University of Vermont Extension 
Department of Plant and Soil Science

Summer Article

By Dr. Vern Grubinger, Extension Specialist and
Dr. Leonard Perry, Extension Professor

Memorial Day weekend marks a milestone for many gardeners.  They move from planning to planting, so by June most garden crops are off to a good start.  Now it's time to start maintaining the garden.

Some vegetables like carrots, lettuce, and beets may require thinning after direct seeding. Thin enough to provide good air circulation (this prevents foliar diseases) and to avoid competition among plants for water and fertilizer.

Tomatoes usually need support to keep fruit off the ground and keep plants healthier by promoting leaf drying.  Indeterminate varieties continue to grow vines all season and benefit from suckering as well as staking.

Remove suckers that sprout from the stem up to the first flower cluster. This will promote earlier fruiting and keep the plants to a manageable plant size.  'Celebrity' and other determinate varieties will not sprawl as much and do not require suckering.

To reduce weeds and conserve soil moisture, apply a thick layer of leaves, hay, or straw mulch around vegetable plants, especially long-season crops, in mid-June.  Waiting until mid-month gives the soil time to warm up.  Avoid using weedy hay as a mulch.

Although most of your planting may be done, your battle with pests--insects, diseases, weeds, and wildlife--has just begun.

Many vegetable pests, such as the cabbage maggot, flea beetle, Colorado potato beetle, and cucumber beetle, can be thwarted by covering crops with a floating row cover soon after planting.  These thin blankets of woven polyester allow water and light to pass through but keep insects out.  Be sure to seal all edges with soil, and remove when vine crops are in bloom to allow the flowers to get pollinated.

Protect new transplants like melons, tomatoes, cole crops, and cucumbers from cutworms by placing a cardboard collar around the base of the plant.  The bottom of collar should be pushed into the soil about an inch with two or three inches above.

June is the month to plant dahlias, once all danger of frost has past. Choose a location with fertile, well-drained soil that gets at least six hours of sun a day. Dahlias like sandy or loamy soil, but will do fine in clay soil if you work in a two- to four-inch layer of well-rotted manure or compost a few weeks before planting.

Apply a slow release, complete fertilizer at planting time, such as any of the organic ones that last most the season.  As a rule of thumb, add about four ounces of 5-10-5 per ten square feet of garden, or use other fertilizers according to soil test results. Incorporate into the soil well. Be aware that soil test results may show a well-established garden to have soils that are 'off the chart' in nutrients, especially phosphorus.  If your soils have sufficient fertility, adding more fertilizer will NOT help your crops, and it may contribute to pollution.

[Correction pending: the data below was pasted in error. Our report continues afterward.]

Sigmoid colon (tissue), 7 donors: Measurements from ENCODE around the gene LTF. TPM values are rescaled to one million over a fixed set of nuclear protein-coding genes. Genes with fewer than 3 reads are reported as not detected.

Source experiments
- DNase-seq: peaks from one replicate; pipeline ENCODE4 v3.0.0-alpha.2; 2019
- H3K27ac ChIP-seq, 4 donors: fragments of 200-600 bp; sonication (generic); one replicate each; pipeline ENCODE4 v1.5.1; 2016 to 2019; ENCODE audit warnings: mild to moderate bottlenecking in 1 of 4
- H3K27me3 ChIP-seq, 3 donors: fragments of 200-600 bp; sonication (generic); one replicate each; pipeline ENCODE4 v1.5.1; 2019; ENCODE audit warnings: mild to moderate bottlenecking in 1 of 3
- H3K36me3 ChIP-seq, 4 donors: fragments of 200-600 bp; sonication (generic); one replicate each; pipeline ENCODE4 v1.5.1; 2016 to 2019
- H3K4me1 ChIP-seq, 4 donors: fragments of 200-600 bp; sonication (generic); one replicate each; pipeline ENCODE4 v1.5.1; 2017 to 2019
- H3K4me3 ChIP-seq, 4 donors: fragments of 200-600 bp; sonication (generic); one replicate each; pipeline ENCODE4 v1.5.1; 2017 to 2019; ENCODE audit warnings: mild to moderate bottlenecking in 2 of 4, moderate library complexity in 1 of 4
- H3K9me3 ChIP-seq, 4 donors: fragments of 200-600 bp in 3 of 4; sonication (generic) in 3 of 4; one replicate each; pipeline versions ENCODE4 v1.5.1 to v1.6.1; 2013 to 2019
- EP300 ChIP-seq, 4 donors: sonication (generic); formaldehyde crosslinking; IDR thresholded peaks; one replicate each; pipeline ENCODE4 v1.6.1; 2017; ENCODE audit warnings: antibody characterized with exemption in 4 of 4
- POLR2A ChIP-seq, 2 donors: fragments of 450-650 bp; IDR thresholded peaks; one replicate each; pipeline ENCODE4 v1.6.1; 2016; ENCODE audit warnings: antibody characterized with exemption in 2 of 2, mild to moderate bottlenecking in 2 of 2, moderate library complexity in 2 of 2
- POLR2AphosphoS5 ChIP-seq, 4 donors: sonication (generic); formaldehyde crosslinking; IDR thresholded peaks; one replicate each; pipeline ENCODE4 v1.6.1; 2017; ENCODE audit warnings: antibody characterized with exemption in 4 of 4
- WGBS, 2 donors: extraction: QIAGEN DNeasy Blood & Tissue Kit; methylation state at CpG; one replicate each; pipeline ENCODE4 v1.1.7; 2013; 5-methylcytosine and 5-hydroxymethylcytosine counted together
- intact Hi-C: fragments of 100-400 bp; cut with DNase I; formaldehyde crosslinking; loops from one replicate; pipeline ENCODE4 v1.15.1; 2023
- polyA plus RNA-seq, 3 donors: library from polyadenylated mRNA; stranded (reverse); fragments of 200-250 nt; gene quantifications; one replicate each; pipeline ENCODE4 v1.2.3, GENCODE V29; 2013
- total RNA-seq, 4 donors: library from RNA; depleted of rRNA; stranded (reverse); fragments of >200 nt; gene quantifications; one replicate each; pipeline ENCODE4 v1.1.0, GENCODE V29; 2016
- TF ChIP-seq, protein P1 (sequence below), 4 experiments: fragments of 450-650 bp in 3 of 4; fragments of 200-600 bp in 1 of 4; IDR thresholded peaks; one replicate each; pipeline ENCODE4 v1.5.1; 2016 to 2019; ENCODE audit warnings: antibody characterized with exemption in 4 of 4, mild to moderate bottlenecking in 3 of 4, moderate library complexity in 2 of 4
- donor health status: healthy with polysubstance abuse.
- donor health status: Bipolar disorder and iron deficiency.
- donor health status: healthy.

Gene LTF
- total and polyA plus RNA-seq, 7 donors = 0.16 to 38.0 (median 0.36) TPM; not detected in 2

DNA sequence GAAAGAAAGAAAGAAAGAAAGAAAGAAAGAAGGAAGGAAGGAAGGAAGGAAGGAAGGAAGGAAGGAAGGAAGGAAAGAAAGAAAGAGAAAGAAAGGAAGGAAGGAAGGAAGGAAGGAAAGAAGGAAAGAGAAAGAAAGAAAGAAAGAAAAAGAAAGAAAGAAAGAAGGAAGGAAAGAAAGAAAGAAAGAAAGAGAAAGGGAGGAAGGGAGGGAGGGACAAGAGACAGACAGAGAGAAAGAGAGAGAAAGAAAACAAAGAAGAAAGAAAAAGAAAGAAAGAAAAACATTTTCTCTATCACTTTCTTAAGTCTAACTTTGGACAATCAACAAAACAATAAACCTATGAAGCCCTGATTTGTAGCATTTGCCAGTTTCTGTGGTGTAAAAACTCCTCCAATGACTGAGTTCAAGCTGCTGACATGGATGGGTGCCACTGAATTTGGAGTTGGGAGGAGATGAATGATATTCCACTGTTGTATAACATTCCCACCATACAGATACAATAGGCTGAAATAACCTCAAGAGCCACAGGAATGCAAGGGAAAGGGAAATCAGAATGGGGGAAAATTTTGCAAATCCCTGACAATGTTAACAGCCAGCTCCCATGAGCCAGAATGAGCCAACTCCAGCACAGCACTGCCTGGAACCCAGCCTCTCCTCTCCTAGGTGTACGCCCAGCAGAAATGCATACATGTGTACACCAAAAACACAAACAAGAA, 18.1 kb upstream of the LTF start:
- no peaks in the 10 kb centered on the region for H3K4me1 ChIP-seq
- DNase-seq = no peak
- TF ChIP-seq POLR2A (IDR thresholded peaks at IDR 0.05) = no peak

Dig a hole about four to six inches deep, laying the tubers horizontally on their sides, with roots down and buds facing upward. Cover with two inches of soil.  You will need to add more soil after shoots appear.

Smaller varieties should be spaced two to three feet apart, larger ones three to four feet. To avoid damage to the roots later on, drive a stake into the ground now, a few inches from where you plan to plant each tuber. You will need to stake larger plants as they grow.

If landscaping is in your plans, start with a plan drawn to scale on paper.  Draw the property lines and locate the house, garage, trees, and other permanent plantings.  Then sketch in the additions you want to make, such as walks, terraces, and flower gardens.

Make a list of all things that need to be done.  You'll want to remove all plants that are overgrown or diseased or that stand in the way of construction, for example.

Work with your local nursery to select plants suitable for your location. Not all species are hardy for all areas.  Some may grow too big for the space allotted.

When shopping for trees and shrubs, check the root system and the color and "feel" of the foliage.  Look for specimens with strong, vigorous growth and healthy leaves or needles. Well cared for plants generally have foliage that feels rigid and/or waxy to the touch.  Dried out foliage will break and crumble when handled.

Most trees and shrubs are sold in containers. If buying now, use care when planting, as the tree or shrub often is not as well rooted as later in season, and you can damage roots when removing the container.

For balled-and-burlapped plants, the ball of soil should feel solid and be tied well.  A broken,
loosely tied ball often indicates dried and broken roots.

Fertilize lawns again if using a complete, synthetic fertilizer and not a slow release organic one.  Keep lawns mowed regularly, but do not set the blades too low.  This is a common mistake, which leads to less vigorous growth and higher chance of disease.

Other activities for June: start a rock garden; visit a pick-your-own strawberry farm; fertilize roses, shrubs, and perennial plants; sow succession plantings of lettuce and other leafy greens.

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